Book review: To outer space and back with Oxford University Press

How about a slice of unearthly fun, a beastly Boxtroll activity book and a bewitching adventure featuring a big, bad robot?

By Pam Norfolk
Friday, 26th September 2014, 10:00 am
To outer space and back with Oxford University Press
To outer space and back with Oxford University Press

Oxford University Press have an out-of-this world selection of brilliant children’s books for a brave new season of reading, including a tasty treat from daring, dynamic author and illustrator duo Philip Reeve and Sarah McIntyre.

Age 7 plus:

Cakes in Space by Philip Reeve and Sarah McIntyre

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Lock away your mixing bowl, hide the baking tins and starting weighing up the enemy… killer cupcakes, batty Battenbergs and marauding muffins!

Yes, writing legend Philip Reeve and his picture perfect partner Sarah McIntyre are back with another amazing adventure packed with eccentric characters and zany humour.

The creators of the much-acclaimed Oliver and the Seawigs have cooked up a delicious concoction of food and fun with their new book, Cakes in Space, a jammy dodger journey into the unknown with time-travelling, galaxy girl Astra.

Astra and family are all snoring in their sleeping pods aboard their spaceship and heading for a new life on the faraway planet Nova Mundi.

But Astra is actually wide awake and along with her robot friend Pilbeam, she goes off exploring only to discover that the ship is in deep trouble. It has been knocked off course and invaded by a gang of Poglites, an alien salvage crew searching for spoonage (they just love collecting spoons!).

However, even the Poglites need Astra’s help when they discover something far more sinister lurking in the canteen. They’re cakes but no one would ever describe these cakey monstrosities as sweet.

Now Astra and Pilbeam are the only ones standing in the way of the ship’s destruction…

Cakes in Space, featuring pages of Reeve’s laugh-out-loud escapades and an eye-catching riot of two-tone illustrative colour from the pen of Sarah McIntyre, offers a visual and narrative feast for children aged seven and over.

So why not jet off into space… and live to tell the terrific tale!

(OUP, hardback, £8.99)

Age 3 plus:

The Boxtrolls: Make Your Own Boxtroll Punch-out Activity Book by Elizabeth Cody Kimmel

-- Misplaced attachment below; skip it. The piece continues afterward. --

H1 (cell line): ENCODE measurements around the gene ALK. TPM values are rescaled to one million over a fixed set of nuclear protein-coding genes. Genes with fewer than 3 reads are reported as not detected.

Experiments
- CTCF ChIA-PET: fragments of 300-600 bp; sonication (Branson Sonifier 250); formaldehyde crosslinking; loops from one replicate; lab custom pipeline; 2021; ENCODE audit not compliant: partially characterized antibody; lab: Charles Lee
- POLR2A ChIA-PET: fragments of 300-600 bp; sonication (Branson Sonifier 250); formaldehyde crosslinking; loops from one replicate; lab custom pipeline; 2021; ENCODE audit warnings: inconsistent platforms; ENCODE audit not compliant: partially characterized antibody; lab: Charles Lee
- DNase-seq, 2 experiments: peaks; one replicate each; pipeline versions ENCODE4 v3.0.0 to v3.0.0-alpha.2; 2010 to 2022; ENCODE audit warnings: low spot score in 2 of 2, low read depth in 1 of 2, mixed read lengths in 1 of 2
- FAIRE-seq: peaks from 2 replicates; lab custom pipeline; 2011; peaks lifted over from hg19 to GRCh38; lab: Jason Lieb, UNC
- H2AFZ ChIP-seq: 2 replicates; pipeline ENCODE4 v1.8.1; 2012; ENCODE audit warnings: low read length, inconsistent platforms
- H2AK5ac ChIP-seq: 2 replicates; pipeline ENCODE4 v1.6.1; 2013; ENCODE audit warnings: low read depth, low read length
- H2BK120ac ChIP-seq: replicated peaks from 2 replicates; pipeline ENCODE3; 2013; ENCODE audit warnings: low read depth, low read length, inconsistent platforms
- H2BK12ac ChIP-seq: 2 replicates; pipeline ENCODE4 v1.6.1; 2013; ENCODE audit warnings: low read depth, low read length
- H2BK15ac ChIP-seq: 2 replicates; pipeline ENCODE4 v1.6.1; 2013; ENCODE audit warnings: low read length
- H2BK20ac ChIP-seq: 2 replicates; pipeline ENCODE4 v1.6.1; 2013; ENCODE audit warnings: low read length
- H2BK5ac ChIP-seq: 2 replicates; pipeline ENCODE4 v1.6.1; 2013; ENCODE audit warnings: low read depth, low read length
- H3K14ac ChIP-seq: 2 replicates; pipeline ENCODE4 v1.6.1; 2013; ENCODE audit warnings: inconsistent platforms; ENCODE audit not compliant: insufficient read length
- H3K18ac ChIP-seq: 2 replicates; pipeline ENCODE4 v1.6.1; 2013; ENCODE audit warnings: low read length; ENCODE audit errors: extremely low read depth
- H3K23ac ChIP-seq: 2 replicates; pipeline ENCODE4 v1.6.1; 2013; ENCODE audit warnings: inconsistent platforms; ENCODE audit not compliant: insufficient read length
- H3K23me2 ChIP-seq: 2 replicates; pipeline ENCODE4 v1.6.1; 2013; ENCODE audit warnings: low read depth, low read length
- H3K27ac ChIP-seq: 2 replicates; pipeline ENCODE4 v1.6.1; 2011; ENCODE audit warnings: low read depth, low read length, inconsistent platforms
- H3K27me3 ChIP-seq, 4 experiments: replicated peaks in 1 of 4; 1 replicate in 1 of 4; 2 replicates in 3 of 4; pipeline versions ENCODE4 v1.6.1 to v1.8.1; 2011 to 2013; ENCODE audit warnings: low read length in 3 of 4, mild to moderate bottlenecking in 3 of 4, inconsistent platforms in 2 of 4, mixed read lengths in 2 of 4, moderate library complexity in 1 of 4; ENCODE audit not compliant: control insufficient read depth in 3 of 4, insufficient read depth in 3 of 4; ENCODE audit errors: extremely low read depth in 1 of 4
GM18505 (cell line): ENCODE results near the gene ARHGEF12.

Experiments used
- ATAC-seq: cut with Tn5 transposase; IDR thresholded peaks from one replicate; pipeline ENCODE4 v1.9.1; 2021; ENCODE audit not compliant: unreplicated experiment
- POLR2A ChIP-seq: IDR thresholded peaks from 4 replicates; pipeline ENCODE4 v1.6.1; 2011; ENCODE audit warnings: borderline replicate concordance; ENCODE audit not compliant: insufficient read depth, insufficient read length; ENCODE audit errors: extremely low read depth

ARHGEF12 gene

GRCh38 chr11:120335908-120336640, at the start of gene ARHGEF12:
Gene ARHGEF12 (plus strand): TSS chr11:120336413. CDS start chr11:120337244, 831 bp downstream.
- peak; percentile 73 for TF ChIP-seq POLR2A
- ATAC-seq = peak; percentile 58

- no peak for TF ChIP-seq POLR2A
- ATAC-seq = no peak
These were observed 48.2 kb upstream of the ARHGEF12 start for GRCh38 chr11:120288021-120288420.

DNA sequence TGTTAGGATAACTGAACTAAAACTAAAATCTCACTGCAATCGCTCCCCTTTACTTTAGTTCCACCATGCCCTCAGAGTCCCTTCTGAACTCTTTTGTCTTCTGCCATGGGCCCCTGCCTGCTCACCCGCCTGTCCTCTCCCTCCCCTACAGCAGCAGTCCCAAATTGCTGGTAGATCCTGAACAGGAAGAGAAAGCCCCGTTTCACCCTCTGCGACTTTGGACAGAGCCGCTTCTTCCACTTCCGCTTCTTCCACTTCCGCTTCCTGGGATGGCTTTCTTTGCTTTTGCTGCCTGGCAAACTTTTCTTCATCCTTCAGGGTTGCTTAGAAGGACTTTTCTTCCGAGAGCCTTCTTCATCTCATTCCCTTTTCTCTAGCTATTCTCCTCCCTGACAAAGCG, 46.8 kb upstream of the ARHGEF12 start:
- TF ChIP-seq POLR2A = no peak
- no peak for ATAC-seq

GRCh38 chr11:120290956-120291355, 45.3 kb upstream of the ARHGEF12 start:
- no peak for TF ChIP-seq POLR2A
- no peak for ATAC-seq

As blockbuster movie The Boxtrolls hits the big screens, now is the perfect time to create your very own crafty creatures!

Oxford University Press are celebrating the release of The Boxtrolls, a hilarious animated film, with some exciting tie-in publications, including this ingenious activity book.

The Boxtrolls, a community of quirky, mischievous creatures, have lovingly raised an orphaned human boy named Eggs in their amazing cavernous home beneath the streets of Cheesebridge. When the town’s villain Archibald Snatcher comes up with a plot to get rid of the Boxtrolls, Eggs decides to venture above ground and ‘into the light’ where he meets and teams up with fabulously feisty Winnifred. Together, they devise a daring plan to save Eggs’ family.

Inside this punch-out activity book is everything you need to create your own collection of characters. Just pop out the pieces, fold at the lines and lock in the tabs. In no time, you’ll have your own Eggs, Fish, Oil Can and other curious critters. The perforated models are easy and fun to assemble.

A gift that’s sure to pack a punch with any Boxtroll fan…

(OUP, paperback, £4.99)

Winnie’s Big Bad Robot by Valerie Thomas and Korky Paul

The adventures of Winnie the Witch and her black cat have provided spellbinding, bite-size stories for 27 years and now her creator Valerie Thomas has put the two madcap stars centre stage for a fantastic picture book.

Brilliantly illustrated in Korky Paul’s distinctive and charismatic style, Winnie and Wilbur’s escapades are always mad, bad and dangerously hilarious and now there’s a big, brash outing for Winnie in a colourful story written just for the family’s youngest members.

When Winnie the Witch makes a cardboard robot she is very proud of her creation and decides to turn it into a real robot. Beep, beep! But when the naughty robot takes Winnie’s wand, things start to get totally out of control. It’s up to Wilbur, Winnie’s lovable cat, to stop the magical mayhem and save the day.

Scatterbrained Winnie is not as simple as she seems and always conjures up some important life lessons amidst all the frantic fun and chaotic capers.

Little children will love Korky Paul’s highly detailed and playful illustrations and Valerie Thomas’ robotic rollercoaster of a story.

Guaranteed to cast a spell…

(OUP, hardback, £11.99)